Isabel Hardman

David Cameron makes home ownership the focus of his ‘turnaround decade’ conference speech

David Cameron makes home ownership the focus of his 'turnaround decade' conference speech
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David Cameron’s conference speech today will include plans to increase home ownership, which has become a personal mission of both the Prime Minister and the Chancellor. The Tories convinced that people are more likely to vote for them if they are homeowners, and are well aware of polling that shows most people want to own their home in this country. So David Cameron will overhaul planning rules that his advisers believe slow down development - the section 106 requirements that mean developers must include affordable homes for rent in their plans - so that more homes that people can afford to buy are built.

This reform will see the Tories trying to rebrand ‘affordable housing’. Cameron will say:

‘For years, politicians have been talking about building what they call ‘affordable homes’ - but the phrase was deceptive. It basically meant homes that were only available to rent. What people want are homes they can actually own.’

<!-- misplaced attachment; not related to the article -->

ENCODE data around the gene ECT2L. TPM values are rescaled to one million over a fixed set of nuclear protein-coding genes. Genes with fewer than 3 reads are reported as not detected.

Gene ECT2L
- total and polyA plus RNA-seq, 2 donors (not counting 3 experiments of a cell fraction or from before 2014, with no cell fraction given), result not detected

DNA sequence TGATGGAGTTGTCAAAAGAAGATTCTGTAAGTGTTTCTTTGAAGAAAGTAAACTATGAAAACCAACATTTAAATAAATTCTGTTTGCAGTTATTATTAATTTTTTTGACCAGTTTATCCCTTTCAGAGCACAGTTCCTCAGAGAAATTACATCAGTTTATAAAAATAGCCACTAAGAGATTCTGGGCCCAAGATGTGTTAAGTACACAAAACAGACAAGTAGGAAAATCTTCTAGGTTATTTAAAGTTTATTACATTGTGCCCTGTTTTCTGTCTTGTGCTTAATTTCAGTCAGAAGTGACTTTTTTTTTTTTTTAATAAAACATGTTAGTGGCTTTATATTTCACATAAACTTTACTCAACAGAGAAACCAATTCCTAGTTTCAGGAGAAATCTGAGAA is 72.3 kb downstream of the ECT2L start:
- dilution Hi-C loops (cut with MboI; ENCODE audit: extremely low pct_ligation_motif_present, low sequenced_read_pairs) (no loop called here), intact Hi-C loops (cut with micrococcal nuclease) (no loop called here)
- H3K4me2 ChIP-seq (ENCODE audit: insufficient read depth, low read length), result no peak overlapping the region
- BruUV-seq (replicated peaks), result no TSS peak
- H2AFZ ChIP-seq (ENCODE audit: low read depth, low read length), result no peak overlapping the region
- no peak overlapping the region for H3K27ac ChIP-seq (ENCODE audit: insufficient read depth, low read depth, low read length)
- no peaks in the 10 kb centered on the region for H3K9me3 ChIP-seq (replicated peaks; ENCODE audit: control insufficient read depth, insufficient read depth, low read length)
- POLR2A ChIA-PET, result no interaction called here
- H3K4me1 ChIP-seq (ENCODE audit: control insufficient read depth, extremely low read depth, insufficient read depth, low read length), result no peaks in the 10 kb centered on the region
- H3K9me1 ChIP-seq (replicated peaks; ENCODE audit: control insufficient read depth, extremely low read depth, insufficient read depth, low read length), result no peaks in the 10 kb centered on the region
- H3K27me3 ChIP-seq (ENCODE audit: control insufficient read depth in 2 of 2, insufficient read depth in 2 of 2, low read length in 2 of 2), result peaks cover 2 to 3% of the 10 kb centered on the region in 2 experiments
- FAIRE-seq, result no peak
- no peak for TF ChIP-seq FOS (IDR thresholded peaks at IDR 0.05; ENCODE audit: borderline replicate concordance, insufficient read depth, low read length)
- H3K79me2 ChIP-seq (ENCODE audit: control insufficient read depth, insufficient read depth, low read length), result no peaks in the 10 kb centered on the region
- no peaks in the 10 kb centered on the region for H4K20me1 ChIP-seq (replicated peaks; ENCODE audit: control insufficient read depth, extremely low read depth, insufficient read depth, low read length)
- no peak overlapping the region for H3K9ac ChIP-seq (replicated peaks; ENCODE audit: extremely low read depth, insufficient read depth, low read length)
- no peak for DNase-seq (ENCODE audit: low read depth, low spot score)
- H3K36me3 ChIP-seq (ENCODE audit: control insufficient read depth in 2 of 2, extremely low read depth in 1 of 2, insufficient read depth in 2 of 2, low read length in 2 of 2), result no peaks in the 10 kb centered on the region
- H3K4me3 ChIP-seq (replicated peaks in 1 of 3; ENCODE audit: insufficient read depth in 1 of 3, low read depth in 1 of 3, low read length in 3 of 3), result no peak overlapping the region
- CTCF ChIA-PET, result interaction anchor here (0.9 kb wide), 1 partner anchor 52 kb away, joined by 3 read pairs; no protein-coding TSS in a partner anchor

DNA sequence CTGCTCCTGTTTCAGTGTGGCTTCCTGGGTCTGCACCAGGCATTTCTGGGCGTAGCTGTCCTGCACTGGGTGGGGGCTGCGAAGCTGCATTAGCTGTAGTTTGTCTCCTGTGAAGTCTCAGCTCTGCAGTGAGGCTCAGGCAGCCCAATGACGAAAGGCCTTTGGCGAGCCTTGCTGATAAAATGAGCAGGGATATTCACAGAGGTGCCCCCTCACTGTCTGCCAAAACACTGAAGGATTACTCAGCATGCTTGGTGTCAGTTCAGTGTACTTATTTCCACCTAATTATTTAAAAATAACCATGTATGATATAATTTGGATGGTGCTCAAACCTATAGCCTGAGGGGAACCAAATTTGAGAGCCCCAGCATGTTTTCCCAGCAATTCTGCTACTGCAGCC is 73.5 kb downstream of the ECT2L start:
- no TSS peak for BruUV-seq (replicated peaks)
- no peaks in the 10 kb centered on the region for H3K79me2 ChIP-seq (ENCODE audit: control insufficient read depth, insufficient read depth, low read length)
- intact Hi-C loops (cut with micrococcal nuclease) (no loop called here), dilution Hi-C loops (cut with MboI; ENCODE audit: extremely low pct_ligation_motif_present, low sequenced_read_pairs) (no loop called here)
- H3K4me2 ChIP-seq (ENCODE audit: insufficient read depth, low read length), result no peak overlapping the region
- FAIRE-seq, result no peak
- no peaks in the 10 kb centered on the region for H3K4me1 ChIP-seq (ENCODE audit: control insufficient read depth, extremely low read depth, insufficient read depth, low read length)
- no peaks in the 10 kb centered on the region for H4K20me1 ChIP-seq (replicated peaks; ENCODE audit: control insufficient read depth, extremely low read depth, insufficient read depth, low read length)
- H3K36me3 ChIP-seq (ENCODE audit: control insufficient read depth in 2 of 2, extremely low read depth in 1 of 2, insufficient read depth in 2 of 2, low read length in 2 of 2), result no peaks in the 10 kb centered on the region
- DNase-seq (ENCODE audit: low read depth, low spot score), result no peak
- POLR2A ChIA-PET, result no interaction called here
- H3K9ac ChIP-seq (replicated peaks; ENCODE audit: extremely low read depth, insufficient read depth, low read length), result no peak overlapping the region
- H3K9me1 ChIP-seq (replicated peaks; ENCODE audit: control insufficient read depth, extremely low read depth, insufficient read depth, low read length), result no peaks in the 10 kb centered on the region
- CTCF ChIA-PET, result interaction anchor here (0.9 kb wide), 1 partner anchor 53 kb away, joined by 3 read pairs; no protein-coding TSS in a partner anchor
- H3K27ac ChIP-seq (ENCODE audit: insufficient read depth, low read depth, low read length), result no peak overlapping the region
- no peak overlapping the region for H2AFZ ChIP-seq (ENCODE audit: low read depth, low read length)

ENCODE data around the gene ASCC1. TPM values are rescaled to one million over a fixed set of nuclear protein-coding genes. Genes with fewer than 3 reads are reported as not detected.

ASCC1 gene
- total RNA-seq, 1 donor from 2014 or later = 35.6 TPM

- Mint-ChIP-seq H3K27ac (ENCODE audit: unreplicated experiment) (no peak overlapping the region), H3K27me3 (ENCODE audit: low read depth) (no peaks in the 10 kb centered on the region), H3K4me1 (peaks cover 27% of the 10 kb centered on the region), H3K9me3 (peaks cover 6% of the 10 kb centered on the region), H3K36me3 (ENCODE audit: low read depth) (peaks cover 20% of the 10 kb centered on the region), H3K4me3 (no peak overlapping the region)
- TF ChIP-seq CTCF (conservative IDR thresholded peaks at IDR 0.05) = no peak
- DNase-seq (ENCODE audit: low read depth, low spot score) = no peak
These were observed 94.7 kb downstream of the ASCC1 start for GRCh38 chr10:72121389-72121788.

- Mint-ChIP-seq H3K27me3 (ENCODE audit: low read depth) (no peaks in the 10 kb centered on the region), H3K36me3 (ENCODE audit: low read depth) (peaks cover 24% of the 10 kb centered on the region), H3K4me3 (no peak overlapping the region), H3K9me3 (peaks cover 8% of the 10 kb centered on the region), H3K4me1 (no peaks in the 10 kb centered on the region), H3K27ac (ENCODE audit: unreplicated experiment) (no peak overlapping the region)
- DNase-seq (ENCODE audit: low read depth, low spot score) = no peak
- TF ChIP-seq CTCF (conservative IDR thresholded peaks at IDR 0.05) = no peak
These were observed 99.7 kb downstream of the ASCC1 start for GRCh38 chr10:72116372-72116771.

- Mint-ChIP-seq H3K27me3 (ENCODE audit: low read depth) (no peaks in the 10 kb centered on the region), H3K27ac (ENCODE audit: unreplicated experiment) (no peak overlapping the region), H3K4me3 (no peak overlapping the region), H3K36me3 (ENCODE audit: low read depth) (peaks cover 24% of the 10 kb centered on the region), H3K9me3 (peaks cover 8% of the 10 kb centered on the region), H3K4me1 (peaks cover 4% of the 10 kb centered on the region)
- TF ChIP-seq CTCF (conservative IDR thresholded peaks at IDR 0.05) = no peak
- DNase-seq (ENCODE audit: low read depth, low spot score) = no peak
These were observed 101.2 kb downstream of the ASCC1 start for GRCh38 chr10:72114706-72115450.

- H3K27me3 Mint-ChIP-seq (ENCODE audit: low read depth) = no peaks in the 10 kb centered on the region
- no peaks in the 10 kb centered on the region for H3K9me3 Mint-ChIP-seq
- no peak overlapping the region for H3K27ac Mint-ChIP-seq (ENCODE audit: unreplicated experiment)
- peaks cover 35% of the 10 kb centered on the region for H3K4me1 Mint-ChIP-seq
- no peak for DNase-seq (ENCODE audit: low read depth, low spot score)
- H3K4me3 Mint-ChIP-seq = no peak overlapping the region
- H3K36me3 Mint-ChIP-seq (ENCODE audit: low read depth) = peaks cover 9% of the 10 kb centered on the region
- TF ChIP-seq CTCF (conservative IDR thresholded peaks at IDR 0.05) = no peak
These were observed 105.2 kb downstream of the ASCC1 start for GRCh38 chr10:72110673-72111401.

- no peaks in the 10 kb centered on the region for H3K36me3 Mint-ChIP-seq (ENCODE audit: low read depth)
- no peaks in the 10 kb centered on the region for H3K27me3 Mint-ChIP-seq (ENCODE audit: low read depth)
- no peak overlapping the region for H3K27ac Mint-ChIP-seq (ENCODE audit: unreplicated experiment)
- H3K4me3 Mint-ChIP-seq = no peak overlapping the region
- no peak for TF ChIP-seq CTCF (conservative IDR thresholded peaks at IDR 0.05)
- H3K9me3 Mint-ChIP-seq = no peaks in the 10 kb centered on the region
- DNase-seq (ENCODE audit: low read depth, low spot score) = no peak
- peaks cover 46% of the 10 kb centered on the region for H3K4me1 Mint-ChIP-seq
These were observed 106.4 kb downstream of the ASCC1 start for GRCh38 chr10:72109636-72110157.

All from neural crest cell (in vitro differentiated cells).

The Tory leader will declare 2010-2020 the 'turnaround decade' and announce a ‘dramatic shift in housing policy in our country’ which means developers can build affordable homes for purchase, not just rent, as part of those planning gain agreements.

The social housing sector, which is getting it in the neck from the government at the moment, will cry foul on this, pointing out that it will seriously hamper housing associations' efforts to build more homes for those on council waiting lists. But the Tories believe that increasing the supply of housing is the most important thing, rather than the supply of a certain sort of tenure. And they think that building homes to buy is more desirable for developers, too.

George Osborne has already made getting more homes built a central part of his leadership campaign, perhaps inspired a little by Macmillan’s success in housebuilding and career. That Cameron wants to make the moral, Conservative, case for more homes in his speech, complaining about those who have developed ‘affordable’ housing policy being homeowners who do not acknowledge the desire in the next generation to own a property too, does mean there is a slightly better chance of the government actually getting more homes built. It also shows that the Prime Minister doesn’t mind reviving some of the planning battles of the last Parliament in order to accomplish something he believes is essential to the long-term success of the Tory party.